A small conference room at the Crowne Plaza Hotel in Syracuse was recently transformed into a world of poverty. A simulation run by the Syracuse anti-poverty group Visions for Change gave 100 people a chance to see what it is like to walk in the shoes of the poor helping those participating learn a valuable lesson.
A pretend corner market was a busy spot in the simulation, but it wasn’t the pretend food or prescriptions drawing the most interest. It was the bus passes.
"Do you want a weekly bus pass?" a woman asks. "Yes, please."
There was also a hint of desperation from some of the customers.
"Do you know anyone who can put me up? I will pay. I have a baby. My mother threw me out," one woman says.
"You can stay at the homeless shelter," says another.
"I don’t want to stay at the homeless shelter, it’s not safe."
What strikes you walking around a room of simulated poverty is the noise and the constant movement, the desperation of these pretend poor moving from agency to agency to bank to pawn shop, just to stay afloat.
A speaker blares...
"I want you to remember you are feeding your children and the lights are low, so electric bills aren’t being paid."
And often the desperation leads to crime. Victims are often the poor, leading to the big crowd in front of Pistol Pete’s Pawn Shop.
"Why are you selling a stereo?"
"Because I had my money stolen and I filed a report, but they have to do an investigation," a woman said. "And I have to pay for a couple of things and I have to pay for food and a mortgage.”
And slinking around, someone is ready to make all the stress go away.
"You got something for me?"
"Some pills," replied one man, shaking a container. "These will make you happy."
But that high can lead some to the simulated jail cell, a resting place for one recovering alcoholic arrested for public drunkenness.
"I’ve been recovering, but I go a week or two and then I need something to take the stress off, you know," a man said. "So I got caught drunk and disorderly, so here I am in jail."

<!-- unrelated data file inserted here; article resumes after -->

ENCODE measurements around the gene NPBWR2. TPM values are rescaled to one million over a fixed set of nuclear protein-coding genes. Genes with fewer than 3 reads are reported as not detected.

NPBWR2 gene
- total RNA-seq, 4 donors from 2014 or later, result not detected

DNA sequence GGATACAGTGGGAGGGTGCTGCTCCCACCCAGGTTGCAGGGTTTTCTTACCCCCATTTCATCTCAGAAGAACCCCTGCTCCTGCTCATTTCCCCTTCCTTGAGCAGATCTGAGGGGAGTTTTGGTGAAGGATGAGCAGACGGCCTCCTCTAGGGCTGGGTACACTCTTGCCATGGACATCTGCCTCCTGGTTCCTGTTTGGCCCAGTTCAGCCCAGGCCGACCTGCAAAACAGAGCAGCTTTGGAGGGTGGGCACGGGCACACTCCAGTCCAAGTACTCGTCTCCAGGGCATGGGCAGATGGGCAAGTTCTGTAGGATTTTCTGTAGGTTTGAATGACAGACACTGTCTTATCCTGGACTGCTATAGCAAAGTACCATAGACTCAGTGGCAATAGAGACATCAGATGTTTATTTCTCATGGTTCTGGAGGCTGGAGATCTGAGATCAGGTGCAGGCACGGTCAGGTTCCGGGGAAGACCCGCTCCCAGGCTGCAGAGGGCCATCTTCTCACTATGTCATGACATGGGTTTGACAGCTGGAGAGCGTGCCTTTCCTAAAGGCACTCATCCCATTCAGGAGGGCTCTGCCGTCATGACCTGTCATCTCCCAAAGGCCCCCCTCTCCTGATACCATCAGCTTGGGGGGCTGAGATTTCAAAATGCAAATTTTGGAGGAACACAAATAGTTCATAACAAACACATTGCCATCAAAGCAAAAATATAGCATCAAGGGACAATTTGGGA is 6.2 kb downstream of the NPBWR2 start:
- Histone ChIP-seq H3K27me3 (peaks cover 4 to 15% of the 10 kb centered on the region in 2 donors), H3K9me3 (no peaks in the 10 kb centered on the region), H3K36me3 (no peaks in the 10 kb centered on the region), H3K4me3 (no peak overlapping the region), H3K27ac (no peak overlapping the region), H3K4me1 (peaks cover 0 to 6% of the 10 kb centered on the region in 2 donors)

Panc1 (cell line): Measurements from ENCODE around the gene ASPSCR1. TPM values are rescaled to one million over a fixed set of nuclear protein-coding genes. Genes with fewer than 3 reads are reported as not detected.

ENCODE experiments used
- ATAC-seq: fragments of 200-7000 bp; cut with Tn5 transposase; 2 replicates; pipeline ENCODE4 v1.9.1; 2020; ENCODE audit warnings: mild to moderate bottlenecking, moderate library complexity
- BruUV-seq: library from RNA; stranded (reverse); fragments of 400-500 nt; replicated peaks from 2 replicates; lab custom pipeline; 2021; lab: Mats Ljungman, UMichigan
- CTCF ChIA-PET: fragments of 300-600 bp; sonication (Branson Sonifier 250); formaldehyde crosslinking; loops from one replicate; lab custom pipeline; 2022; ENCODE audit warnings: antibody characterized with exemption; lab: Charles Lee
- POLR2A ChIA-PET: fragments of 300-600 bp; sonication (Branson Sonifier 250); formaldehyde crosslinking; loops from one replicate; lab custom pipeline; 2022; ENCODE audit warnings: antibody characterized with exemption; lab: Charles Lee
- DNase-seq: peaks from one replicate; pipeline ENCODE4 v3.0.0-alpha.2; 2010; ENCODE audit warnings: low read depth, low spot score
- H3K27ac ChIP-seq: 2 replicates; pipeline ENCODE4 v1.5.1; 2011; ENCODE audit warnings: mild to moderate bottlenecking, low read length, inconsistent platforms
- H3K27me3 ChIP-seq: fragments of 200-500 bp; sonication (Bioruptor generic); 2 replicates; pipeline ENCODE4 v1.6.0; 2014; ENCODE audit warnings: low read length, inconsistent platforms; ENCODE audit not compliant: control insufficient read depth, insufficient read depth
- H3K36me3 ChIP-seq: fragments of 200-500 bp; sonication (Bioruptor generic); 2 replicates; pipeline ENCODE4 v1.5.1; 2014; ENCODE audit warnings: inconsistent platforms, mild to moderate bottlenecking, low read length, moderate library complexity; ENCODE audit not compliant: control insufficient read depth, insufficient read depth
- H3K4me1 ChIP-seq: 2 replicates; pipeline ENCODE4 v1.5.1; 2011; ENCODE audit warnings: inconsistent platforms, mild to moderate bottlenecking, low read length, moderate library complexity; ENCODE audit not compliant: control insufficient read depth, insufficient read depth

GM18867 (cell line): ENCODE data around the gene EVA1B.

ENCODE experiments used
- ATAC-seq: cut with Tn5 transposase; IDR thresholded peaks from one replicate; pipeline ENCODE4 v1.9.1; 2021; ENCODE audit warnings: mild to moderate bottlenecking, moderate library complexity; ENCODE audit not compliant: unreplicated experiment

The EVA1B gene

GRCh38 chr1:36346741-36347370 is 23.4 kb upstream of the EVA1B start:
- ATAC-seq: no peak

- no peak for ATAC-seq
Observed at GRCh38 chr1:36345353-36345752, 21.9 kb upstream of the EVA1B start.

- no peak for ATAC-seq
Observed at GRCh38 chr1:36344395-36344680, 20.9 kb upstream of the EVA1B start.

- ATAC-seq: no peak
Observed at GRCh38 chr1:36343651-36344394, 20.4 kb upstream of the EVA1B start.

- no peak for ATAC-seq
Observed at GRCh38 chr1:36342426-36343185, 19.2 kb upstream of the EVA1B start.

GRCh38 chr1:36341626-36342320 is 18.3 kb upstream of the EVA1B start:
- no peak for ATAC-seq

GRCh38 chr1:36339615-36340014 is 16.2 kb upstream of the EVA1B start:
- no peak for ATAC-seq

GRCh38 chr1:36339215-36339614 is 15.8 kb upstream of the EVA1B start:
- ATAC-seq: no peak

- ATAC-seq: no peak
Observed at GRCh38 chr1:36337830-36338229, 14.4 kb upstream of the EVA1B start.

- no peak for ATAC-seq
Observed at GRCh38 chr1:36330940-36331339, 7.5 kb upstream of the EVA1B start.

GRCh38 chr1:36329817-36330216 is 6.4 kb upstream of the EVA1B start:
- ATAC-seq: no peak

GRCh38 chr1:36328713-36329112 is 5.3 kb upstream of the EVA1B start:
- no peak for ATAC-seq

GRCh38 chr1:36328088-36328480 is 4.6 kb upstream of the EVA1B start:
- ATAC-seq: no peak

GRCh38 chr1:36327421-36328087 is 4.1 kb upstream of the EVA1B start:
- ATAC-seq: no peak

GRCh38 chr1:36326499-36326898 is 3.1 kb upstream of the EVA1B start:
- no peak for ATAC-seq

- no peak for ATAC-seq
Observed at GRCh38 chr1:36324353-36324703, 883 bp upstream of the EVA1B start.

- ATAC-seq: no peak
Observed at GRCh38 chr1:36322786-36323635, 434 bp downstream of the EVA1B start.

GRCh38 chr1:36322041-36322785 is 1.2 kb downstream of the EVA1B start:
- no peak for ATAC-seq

All the stories handed to community members to play were real according to Visions for Change Vice President Betsy Dunlap. But what's the point of the whole thing?
“This poverty simulation helps the community gain an understanding of what it’s like to be in poverty, and the daily decisions and daily struggles people go through," Dunlap said.
So what have the faux poor learned?
"The way the systems are set up it’s just a constant battle, and they feel like they have to jump through hoop after hoop and if you don’t have the money for this, then you need to prove you have that and you need a card for this and you gotta go to another place to get that," Dunlap said. "And then you can come back to cash a check, and I think it’s really hard."
Participants also saw how poverty consumes a person, with the daily struggles getting in the way of any thought on how to make it out.
"The challenges of poverty make it difficult to pursue any means of self advancement, because you’re dealing with day to day needs. College or a degree are a future goal. Most people are dealing with immediate goals.”
Many of the participants work in social services, and say this kind of simulation helps reinforce what they know are the struggles of being poor.
And these day-to-day struggles are one reason that it’s so hard to crack the cycle.
"How do you get out of it when your living from moment to moment to just survive that day," Dunlap said. "How do you plan fie years from now that you won’t be poor anymore?"
But Dunlop says where there is despair there should also still be hope.
"There are 58,000 individuals in Onondaga County who are in poverty, and it does seem overwhelming certainly. But if you can get one family out, it makes a difference to them. And one family at a time, we can make a difference.”